Keywords: Bioethanol; pH; Electrolytic conductivity

Metrological issues in energy measurement on biogas by Manfred Hoppe; Peter Schley; Martin Uhrig (677-683).
The use of biogas as regenerative energy can be achieved more efficiently by injecting the treated biogas into natural gas grids since the localisation of the biogas CHP (combined heat and power) plant is made independent from the site of the biogas production. Thus, the utilisation of the heat generated in the CHP plant may be optimised. For that reason, the National and European regulations support injection into the natural gas grid. This paper deals with the general metrological issues concerning injection from the specific aspects of measurement technology. The issues discussed include the adjustment of biogas to the characteristics of natural gas (treatment to produce biomethane) and the measurement of biomethane calorific value. Measuring the calorific value of natural gas today is almost always based on the use of process gas chromatographs specifically designed for the analysis of typical natural gases. Natural gas chromatographs are only suitable under minted conditions for use with biomethane due to differences in the composition of natural gas and biomethane. This paper explains the specific issues and solutions for the measurement of the calorific value of biomethane and their implementation in current plants equipped with injection facilities.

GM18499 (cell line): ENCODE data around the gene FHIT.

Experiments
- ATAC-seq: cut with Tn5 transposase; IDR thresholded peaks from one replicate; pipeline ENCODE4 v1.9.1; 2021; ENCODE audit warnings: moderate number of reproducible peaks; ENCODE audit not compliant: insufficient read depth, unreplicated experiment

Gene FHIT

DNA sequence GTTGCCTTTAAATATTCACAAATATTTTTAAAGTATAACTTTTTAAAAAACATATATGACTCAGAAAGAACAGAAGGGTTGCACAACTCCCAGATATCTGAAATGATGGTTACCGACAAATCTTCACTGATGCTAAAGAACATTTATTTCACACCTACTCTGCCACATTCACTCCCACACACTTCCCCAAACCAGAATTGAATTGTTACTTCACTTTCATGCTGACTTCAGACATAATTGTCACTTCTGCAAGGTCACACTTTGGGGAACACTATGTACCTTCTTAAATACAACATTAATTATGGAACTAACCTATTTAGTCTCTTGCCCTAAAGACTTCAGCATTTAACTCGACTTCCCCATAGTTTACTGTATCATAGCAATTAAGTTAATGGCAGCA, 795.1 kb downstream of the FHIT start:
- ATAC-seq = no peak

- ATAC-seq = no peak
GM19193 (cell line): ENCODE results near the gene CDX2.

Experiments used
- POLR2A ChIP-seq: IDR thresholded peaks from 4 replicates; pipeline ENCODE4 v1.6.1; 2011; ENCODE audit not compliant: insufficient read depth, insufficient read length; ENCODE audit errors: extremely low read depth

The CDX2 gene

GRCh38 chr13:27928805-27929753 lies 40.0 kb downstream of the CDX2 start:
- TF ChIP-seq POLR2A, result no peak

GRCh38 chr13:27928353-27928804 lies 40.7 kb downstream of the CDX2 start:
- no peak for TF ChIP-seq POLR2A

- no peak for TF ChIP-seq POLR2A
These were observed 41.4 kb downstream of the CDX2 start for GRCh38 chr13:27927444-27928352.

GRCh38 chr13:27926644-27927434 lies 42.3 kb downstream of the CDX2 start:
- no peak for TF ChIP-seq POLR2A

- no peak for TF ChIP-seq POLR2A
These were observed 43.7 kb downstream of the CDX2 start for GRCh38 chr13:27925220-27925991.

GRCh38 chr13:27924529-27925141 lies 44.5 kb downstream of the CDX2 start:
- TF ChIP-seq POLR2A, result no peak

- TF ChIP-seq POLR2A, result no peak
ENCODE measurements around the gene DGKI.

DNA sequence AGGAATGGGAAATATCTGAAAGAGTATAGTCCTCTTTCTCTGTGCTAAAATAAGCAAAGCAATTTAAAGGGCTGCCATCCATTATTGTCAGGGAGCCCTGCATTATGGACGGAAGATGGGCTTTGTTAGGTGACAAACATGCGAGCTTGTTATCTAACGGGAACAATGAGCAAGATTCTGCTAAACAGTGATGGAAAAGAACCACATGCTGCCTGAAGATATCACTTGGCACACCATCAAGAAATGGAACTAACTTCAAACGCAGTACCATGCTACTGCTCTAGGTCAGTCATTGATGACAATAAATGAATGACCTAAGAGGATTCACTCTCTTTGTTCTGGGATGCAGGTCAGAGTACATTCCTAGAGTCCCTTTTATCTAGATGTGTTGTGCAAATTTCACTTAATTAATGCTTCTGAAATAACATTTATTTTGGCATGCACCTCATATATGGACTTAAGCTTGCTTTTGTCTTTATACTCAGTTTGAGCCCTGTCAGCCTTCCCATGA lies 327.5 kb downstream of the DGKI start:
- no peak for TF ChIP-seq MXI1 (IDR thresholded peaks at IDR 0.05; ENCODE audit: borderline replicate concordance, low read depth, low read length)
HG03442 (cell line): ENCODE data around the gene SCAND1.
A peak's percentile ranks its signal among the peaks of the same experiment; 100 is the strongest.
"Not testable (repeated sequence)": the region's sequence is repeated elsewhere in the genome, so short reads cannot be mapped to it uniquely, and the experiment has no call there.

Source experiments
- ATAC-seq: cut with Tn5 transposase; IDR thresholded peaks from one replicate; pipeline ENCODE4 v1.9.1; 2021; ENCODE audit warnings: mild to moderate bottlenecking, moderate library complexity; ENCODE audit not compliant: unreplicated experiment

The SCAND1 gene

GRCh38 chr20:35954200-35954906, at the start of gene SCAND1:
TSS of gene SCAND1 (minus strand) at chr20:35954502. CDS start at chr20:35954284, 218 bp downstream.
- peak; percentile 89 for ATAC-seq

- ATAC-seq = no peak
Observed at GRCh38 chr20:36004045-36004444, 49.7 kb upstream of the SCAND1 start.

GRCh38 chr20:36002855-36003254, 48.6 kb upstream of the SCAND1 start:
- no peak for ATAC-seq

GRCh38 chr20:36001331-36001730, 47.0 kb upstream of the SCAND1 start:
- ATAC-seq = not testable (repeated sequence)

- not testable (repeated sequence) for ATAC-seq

Keywords: Biogas; Metrology; Calorific value; Gas chromatography; Sensor systems

Biofuels today and tomorrow: effects of fuel composition on exhaust gas emissions by Matthias Ußner; Franziska Müller-Langer (685-691).